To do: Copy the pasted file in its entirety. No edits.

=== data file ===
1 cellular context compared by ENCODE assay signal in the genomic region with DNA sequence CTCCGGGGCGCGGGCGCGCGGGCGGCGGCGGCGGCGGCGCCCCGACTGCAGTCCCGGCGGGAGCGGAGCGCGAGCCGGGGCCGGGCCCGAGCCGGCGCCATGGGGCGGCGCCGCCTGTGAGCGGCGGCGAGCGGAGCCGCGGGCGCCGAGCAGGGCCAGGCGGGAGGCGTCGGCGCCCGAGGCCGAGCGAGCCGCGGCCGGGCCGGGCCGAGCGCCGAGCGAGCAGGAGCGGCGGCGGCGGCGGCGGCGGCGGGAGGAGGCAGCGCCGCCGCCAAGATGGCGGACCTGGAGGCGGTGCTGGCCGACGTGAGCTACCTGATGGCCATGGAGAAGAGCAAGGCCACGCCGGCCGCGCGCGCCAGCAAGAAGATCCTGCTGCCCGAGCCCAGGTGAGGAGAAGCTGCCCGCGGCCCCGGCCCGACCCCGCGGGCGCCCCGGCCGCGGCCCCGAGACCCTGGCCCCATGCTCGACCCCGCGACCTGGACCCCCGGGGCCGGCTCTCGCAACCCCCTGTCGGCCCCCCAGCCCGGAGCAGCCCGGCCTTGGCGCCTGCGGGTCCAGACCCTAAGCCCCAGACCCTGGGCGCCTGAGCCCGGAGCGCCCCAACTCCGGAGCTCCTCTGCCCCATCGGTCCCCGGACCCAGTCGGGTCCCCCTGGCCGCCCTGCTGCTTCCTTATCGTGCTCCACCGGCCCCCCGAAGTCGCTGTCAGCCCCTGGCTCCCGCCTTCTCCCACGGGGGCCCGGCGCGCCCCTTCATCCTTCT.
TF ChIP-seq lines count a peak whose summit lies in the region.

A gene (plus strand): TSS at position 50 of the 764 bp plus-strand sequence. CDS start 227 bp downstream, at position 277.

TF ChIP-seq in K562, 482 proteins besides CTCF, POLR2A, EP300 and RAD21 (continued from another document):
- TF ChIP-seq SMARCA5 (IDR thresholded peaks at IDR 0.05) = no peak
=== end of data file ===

1 cellular context compared by ENCODE assay signal in the genomic region with DNA sequence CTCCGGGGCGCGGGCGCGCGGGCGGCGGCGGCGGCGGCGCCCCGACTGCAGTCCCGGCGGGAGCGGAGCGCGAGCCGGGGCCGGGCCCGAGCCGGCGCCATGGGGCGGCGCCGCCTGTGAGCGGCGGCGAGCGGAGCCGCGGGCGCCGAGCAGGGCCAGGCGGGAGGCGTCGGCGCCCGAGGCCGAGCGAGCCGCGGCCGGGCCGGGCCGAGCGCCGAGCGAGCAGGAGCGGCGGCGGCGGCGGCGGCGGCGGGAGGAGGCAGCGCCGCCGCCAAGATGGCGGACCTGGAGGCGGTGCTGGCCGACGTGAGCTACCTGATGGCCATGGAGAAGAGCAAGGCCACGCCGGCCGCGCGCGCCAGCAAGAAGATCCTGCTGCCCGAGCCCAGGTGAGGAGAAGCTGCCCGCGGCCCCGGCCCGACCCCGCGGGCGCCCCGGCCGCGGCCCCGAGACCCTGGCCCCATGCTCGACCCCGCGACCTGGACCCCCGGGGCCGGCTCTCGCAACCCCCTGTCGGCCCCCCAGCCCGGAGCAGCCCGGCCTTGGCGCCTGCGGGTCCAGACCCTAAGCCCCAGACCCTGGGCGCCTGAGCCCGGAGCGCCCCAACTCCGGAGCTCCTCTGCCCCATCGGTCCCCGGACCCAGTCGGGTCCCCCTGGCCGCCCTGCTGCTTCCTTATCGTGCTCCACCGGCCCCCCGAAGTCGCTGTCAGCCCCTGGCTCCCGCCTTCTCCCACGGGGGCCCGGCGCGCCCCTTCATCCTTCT.
TF ChIP-seq lines count a peak whose summit lies in the region.

A gene (plus strand): TSS at position 50 of the 764 bp plus-strand sequence. CDS start 227 bp downstream, at position 277.

TF ChIP-seq in K562, 482 proteins besides CTCF, POLR2A, EP300 and RAD21 (continued from another document):
- TF ChIP-seq SMARCA5 (IDR thresholded peaks at IDR 0.05) = no peak